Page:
The next day we organized our tickets on a night train from Haridwar to Punjab. We decided to forego our beach time for more of a relaxed visit with Bob’s family and if it’s meant to be, the Dalai Lama in Dharamshala. Another lesson in relinquishing control and dropping my expectations. As we set out to meet our taxi to take us to the train station I could feel the emotions welling up inside of me. Our baggage was placed into a rickety cart that was pulled by a sturdy little man. It was hard to keep up with this guy as he wheeled our belongings in and out of the people of Ram Jhula. I found myself waving goodbye left and right to this shop owner and that Baba and this beggar and that travel buddy. What a feeling … this place, these streets, the people had become so familiar and close to my heart and now we were leaving in pursuit of the next chapter.
We arrived at the train station a couple of hours later and I was completely re-acquainted with the real Indian experience. Hoards of people were milling about in all directions moving to their next destinations and working the streets. Our backpacks weighed a ton and I felt embarrassed by the amount of stuff that I had taken on the journey. We sat down to wait for our express first class sleeper next to a leopar that was missing some of his fingers and toes. He was laying on the ground with his few belongings and a book on Krishna, which I imagined gave him much support and comfort. Bob and I quickly became the spectacle of that side of the platform. A group of young boys positioned themselves to watch the show while other random people just blatantly stared with eyes nearly popping out of their heads. A Baba struck up a conversation to let us know how sore his leg muscles were from wandering the mountains. He told Bob to squeeze his thigh just for good measure. Next thing you know he was preaching to anyone who would listen … and he had some takers agreeing that one must follow the paths of the Gurus. ‘Why does everyone sit in their air-conditioned cars? We are losing our circulation.’ Damn right. That is exactly why I have been making the transition from sitting behind the computer for 8 hours per day to a path that is more meaningful. As Don Juan said, ‘For me there is only the traveling on paths that have heart, on any path that may have heart. There I travel, and the only worthwhile challenge is to traverse its full length. And there I travel looking, looking, breathlessly.’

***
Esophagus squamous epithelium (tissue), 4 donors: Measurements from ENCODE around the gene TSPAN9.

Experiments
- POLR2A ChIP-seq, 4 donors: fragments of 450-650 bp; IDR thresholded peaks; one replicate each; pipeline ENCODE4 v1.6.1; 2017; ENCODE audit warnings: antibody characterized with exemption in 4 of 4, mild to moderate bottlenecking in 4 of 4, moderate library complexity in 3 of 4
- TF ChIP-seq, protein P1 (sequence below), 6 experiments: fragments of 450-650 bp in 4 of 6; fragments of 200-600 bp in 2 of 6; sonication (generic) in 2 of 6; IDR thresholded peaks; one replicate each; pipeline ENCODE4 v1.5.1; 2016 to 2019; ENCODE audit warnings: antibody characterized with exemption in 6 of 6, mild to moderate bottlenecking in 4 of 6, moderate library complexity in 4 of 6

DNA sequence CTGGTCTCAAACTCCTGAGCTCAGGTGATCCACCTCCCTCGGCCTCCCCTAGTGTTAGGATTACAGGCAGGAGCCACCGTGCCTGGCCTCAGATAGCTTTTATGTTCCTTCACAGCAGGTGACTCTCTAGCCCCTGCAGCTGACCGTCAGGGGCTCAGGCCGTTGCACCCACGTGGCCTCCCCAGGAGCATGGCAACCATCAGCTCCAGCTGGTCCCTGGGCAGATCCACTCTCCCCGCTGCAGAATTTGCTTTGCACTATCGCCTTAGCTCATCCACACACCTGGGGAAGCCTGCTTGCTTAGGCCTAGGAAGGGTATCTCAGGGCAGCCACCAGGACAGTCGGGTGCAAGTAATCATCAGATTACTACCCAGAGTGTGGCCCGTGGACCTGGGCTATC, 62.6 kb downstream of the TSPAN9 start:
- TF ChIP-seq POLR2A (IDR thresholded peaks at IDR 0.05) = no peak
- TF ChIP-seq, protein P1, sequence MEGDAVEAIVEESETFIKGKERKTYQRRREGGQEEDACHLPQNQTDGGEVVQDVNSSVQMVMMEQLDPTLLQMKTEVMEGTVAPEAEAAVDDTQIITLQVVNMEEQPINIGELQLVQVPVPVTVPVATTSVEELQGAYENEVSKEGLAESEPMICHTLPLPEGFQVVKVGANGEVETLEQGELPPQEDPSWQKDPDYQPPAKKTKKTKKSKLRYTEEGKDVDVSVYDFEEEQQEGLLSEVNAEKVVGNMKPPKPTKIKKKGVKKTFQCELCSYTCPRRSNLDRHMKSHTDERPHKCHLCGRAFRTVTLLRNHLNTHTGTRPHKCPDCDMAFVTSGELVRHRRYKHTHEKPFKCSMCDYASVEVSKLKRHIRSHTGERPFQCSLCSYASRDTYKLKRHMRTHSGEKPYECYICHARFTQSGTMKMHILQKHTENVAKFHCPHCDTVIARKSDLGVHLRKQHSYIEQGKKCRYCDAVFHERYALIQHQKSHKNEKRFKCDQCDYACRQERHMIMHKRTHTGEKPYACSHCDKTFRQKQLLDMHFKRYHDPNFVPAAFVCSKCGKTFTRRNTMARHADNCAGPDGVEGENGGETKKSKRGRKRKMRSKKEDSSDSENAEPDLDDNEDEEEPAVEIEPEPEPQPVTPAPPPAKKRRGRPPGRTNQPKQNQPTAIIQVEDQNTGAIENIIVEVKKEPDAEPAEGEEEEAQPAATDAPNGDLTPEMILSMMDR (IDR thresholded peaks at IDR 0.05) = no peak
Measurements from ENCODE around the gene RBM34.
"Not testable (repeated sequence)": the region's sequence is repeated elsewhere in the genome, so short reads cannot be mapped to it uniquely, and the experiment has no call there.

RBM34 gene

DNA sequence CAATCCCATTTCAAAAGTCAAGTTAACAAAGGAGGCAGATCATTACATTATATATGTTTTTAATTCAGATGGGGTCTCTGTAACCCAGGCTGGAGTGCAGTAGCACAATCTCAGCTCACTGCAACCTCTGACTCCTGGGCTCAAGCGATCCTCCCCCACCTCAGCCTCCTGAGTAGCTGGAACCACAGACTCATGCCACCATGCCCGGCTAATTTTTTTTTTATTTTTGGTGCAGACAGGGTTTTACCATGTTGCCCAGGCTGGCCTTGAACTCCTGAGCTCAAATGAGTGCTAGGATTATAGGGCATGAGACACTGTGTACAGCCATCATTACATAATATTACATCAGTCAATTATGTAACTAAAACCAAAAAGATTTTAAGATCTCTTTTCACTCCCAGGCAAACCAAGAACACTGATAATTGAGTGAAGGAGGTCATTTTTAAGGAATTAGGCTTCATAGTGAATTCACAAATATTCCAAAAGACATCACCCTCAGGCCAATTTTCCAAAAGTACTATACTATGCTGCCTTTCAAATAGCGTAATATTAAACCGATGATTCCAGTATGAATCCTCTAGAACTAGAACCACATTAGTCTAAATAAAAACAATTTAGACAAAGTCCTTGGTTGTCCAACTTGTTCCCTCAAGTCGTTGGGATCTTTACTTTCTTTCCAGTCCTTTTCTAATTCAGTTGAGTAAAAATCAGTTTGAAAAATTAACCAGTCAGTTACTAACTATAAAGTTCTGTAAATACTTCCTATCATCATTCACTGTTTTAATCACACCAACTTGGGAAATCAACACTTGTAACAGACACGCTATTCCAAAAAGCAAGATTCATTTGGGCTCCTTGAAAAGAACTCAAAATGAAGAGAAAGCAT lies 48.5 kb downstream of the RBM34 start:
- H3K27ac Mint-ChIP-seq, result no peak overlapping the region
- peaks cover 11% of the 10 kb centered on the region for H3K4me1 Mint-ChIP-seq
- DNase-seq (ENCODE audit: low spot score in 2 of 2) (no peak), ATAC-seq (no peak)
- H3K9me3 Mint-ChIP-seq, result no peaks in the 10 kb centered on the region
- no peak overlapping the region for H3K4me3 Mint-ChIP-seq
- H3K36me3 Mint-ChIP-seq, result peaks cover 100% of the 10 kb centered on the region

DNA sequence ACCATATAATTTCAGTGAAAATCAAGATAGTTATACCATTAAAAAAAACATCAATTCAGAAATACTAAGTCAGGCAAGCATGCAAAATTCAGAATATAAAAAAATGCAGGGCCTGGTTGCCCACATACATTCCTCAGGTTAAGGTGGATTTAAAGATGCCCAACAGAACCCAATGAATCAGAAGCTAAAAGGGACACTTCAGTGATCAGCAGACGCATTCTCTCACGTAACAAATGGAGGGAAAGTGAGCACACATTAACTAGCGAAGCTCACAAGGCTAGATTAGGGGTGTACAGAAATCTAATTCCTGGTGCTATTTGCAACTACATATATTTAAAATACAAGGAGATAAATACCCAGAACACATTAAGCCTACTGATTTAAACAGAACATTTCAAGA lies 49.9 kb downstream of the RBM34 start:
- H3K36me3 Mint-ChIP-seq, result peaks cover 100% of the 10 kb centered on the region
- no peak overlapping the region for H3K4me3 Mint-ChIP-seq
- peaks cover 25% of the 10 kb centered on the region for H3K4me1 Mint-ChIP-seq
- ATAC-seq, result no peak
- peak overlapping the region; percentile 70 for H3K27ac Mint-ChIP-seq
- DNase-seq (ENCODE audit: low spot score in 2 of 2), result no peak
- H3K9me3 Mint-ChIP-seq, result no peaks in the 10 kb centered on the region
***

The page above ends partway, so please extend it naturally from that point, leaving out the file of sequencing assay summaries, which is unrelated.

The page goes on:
Amidst this scene we somehow missed our train. We both felt frustrated and fatigued but managed to go with the flow and crack a smile. Today we are riding in a taxi across two provinces to meet Bob’s family. The driver told us to keep our windows up as we pass by police. Guess we are in a taxi with some limitations on transporting foreigners. Ah India, my India … a land of heart where anything is possible and everything goes.
Monday, October 13, 2008
A couple weeks back we discovered a yoga philosophy class at the Ved Niketan Ashram just down the road. What better way to learn about 'The Bhagavad Gita' then to have it interpreted by Swami Dharananda, a devotee of the Ashram for the past 20 years. The lectures took place in the basement of the main worship centre of the Ashram. It felt a little eerie walking amidst the caged figures of the deities down to a dark room encompassed by a number of 'meditation caves'. These meditation caves sparked my curiosity. They were like small prison cells where one would sit with no distractions or much natural light. In the middle of the basement the group gathered before an alter that showcased pictures of all the enlightened masters, Gods and great teachers of the world.